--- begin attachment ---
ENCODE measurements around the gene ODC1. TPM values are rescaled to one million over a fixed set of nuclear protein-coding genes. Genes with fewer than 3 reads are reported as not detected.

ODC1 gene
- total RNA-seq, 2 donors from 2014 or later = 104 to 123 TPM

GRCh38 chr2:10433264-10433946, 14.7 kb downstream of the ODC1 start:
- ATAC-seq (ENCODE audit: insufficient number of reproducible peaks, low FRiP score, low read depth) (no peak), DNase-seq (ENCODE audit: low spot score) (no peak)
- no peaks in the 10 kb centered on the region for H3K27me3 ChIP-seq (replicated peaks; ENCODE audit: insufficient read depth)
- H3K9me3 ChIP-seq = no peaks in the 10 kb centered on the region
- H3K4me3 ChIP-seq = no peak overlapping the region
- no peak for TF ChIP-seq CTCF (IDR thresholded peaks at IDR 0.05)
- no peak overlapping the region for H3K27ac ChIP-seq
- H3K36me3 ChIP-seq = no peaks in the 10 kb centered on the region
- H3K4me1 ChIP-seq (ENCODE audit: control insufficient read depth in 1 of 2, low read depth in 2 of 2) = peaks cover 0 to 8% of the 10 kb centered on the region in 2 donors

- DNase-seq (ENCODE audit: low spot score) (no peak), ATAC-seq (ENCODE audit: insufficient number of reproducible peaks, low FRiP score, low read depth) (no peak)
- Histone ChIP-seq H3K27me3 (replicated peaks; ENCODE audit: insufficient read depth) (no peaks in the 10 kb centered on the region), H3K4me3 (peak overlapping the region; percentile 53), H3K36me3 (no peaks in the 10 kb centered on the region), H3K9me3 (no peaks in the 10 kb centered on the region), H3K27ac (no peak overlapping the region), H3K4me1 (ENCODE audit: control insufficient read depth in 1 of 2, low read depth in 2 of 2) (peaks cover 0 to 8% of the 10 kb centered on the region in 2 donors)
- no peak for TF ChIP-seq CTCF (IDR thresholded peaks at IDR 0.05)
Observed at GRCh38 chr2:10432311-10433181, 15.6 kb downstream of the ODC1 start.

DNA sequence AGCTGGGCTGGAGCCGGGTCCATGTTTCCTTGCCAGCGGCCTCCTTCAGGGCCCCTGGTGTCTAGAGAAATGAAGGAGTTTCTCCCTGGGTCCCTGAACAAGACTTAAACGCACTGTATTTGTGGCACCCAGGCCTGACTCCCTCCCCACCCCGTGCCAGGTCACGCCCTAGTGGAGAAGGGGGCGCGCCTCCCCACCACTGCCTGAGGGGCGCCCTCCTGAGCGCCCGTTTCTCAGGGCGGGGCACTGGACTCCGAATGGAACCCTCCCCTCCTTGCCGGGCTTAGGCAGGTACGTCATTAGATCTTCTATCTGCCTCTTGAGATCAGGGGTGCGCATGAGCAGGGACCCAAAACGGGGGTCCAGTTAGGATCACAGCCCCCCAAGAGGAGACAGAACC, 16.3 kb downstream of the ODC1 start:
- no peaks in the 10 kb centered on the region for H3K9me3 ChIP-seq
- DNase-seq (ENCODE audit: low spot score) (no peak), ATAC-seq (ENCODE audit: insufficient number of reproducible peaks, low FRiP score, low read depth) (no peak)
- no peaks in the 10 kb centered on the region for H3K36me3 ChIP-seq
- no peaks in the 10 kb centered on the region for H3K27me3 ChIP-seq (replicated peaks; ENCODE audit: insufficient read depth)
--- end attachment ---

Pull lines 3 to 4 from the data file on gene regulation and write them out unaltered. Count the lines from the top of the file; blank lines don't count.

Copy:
- total RNA-seq, 2 donors from 2014 or later = 104 to 123 TPM

GRCh38 chr2:10433264-10433946, 14.7 kb downstream of the ODC1 start: